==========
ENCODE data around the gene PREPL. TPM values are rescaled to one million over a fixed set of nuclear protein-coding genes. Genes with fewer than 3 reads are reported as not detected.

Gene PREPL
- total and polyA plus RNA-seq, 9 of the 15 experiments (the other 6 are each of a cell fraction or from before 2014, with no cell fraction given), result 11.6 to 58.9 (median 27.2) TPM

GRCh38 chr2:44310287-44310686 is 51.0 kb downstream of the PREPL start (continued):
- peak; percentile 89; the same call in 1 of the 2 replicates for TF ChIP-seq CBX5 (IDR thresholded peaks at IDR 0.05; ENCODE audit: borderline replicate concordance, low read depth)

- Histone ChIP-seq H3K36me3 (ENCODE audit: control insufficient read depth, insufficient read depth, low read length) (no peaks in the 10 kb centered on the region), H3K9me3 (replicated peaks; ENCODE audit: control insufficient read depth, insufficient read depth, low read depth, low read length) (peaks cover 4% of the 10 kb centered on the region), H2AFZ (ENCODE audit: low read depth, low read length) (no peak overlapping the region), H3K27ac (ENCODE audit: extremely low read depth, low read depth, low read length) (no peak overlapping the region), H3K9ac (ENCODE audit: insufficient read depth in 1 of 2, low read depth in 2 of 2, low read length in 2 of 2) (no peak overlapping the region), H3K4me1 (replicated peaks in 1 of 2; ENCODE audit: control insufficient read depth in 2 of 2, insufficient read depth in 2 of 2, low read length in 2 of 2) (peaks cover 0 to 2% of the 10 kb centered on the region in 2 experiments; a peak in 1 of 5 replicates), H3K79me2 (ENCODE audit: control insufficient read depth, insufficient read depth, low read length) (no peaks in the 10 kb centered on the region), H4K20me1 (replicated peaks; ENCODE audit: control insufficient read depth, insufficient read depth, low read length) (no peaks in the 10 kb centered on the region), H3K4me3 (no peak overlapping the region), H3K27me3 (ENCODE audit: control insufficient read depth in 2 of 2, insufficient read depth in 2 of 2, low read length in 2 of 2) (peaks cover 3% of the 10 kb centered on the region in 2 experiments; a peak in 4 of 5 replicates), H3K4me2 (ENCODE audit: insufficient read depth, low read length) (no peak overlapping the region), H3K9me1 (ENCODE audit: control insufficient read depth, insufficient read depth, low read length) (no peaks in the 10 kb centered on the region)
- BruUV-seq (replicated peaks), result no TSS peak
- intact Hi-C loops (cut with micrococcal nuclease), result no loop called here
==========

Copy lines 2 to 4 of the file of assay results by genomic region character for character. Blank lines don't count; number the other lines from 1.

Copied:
Gene PREPL
- total and polyA plus RNA-seq, 9 of the 15 experiments (the other 6 are each of a cell fraction or from before 2014, with no cell fraction given), result 11.6 to 58.9 (median 27.2) TPM

GRCh38 chr2:44310287-44310686 is 51.0 kb downstream of the PREPL start (continued):